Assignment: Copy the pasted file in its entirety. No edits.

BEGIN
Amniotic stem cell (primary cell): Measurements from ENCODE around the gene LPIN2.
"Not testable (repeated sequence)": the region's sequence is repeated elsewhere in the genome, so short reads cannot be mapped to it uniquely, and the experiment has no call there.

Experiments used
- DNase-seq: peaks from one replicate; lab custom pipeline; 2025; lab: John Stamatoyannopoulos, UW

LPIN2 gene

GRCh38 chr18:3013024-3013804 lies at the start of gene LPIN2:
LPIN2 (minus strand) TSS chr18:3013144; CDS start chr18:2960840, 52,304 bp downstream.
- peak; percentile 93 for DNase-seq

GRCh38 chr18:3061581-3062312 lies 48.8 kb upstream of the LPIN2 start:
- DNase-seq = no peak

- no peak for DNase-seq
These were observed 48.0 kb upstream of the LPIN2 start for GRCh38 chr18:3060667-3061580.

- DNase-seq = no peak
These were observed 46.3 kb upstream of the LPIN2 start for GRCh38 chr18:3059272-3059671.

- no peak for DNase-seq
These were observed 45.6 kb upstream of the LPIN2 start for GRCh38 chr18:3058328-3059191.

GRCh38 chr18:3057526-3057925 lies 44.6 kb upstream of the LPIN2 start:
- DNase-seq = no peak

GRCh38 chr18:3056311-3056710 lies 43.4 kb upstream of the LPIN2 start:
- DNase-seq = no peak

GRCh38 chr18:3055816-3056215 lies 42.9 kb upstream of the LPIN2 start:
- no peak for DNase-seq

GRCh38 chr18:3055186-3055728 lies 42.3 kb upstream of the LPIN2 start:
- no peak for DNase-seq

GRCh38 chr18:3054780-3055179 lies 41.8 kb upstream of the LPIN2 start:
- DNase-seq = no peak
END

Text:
Amniotic stem cell (primary cell): Measurements from ENCODE around the gene LPIN2.
"Not testable (repeated sequence)": the region's sequence is repeated elsewhere in the genome, so short reads cannot be mapped to it uniquely, and the experiment has no call there.

Experiments used
- DNase-seq: peaks from one replicate; lab custom pipeline; 2025; lab: John Stamatoyannopoulos, UW

LPIN2 gene

GRCh38 chr18:3013024-3013804 lies at the start of gene LPIN2:
LPIN2 (minus strand) TSS chr18:3013144; CDS start chr18:2960840, 52,304 bp downstream.
- peak; percentile 93 for DNase-seq

GRCh38 chr18:3061581-3062312 lies 48.8 kb upstream of the LPIN2 start:
- DNase-seq = no peak

- no peak for DNase-seq
These were observed 48.0 kb upstream of the LPIN2 start for GRCh38 chr18:3060667-3061580.

- DNase-seq = no peak
These were observed 46.3 kb upstream of the LPIN2 start for GRCh38 chr18:3059272-3059671.

- no peak for DNase-seq
These were observed 45.6 kb upstream of the LPIN2 start for GRCh38 chr18:3058328-3059191.

GRCh38 chr18:3057526-3057925 lies 44.6 kb upstream of the LPIN2 start:
- DNase-seq = no peak

GRCh38 chr18:3056311-3056710 lies 43.4 kb upstream of the LPIN2 start:
- DNase-seq = no peak

GRCh38 chr18:3055816-3056215 lies 42.9 kb upstream of the LPIN2 start:
- no peak for DNase-seq

GRCh38 chr18:3055186-3055728 lies 42.3 kb upstream of the LPIN2 start:
- no peak for DNase-seq

GRCh38 chr18:3054780-3055179 lies 41.8 kb upstream of the LPIN2 start:
- DNase-seq = no peak